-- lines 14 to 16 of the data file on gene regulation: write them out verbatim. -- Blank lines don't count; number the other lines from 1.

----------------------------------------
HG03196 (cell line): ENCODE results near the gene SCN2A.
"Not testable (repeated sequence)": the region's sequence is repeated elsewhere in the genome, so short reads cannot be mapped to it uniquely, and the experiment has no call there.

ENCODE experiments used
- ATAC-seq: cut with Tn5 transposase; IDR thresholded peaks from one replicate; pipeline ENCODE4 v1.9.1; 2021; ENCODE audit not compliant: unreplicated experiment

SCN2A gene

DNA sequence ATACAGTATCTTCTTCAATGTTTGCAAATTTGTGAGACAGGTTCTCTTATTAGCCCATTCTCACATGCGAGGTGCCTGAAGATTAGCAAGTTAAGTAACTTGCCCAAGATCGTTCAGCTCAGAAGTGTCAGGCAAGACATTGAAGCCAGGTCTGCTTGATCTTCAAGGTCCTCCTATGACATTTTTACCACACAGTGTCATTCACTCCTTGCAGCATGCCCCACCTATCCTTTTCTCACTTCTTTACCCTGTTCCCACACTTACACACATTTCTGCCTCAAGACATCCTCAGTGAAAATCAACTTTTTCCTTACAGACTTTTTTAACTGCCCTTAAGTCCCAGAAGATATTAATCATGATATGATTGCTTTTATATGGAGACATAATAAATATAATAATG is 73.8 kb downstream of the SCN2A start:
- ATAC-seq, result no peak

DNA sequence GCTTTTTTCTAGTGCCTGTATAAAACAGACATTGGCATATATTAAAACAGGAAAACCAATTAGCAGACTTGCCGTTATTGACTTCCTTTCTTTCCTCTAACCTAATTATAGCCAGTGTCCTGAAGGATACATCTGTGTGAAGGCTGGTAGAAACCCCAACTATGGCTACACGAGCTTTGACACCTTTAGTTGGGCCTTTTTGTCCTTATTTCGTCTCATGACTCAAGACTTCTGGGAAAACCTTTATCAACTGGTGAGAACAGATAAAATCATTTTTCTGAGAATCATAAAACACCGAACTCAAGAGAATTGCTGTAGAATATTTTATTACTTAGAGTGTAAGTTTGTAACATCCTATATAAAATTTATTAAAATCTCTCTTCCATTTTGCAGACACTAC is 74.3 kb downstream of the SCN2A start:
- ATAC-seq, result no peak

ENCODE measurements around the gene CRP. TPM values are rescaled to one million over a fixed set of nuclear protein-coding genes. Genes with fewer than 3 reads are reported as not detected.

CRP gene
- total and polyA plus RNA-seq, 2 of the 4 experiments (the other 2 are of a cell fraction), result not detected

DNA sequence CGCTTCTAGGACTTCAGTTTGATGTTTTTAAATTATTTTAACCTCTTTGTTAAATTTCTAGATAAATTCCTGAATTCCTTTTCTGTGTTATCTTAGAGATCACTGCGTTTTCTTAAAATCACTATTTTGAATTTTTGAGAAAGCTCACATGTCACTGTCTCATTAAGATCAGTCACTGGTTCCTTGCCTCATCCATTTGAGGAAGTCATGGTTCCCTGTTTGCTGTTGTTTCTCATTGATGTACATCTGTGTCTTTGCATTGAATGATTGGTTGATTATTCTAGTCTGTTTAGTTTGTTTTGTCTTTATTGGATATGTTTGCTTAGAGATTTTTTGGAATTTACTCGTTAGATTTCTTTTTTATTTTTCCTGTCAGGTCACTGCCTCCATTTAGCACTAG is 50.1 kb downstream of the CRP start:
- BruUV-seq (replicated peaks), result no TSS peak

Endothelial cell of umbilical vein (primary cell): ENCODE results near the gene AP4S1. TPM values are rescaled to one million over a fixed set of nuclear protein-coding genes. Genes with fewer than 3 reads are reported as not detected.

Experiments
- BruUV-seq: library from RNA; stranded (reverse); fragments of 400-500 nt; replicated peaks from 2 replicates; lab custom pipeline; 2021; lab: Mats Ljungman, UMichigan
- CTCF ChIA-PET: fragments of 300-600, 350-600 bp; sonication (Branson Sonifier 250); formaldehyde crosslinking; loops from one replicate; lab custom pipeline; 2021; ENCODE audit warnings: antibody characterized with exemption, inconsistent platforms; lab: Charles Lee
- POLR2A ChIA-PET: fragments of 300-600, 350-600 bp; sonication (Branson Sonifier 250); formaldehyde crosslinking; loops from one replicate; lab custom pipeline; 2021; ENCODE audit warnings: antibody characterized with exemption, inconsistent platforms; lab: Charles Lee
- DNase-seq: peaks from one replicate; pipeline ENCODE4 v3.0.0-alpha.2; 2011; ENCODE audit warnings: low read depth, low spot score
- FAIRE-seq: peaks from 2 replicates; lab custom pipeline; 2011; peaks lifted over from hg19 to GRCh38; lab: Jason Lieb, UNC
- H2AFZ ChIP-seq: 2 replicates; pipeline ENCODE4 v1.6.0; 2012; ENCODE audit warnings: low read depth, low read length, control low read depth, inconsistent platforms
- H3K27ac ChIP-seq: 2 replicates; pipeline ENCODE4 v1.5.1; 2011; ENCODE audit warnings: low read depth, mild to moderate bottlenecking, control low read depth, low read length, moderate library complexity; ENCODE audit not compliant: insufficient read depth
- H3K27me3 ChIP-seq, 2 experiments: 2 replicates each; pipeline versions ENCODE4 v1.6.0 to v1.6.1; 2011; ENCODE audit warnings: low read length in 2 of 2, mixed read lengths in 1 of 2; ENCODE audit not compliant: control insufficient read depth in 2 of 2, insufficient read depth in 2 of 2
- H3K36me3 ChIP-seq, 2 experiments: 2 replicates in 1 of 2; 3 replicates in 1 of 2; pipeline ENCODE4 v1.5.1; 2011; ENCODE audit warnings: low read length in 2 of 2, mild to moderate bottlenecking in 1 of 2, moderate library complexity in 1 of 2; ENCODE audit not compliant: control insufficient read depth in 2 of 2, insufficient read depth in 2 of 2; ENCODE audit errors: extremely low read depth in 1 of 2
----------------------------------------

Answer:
- BruUV-seq (replicated peaks), result no TSS peak

Endothelial cell of umbilical vein (primary cell): ENCODE results near the gene AP4S1. TPM values are rescaled to one million over a fixed set of nuclear protein-coding genes. Genes with fewer than 3 reads are reported as not detected.

Experiments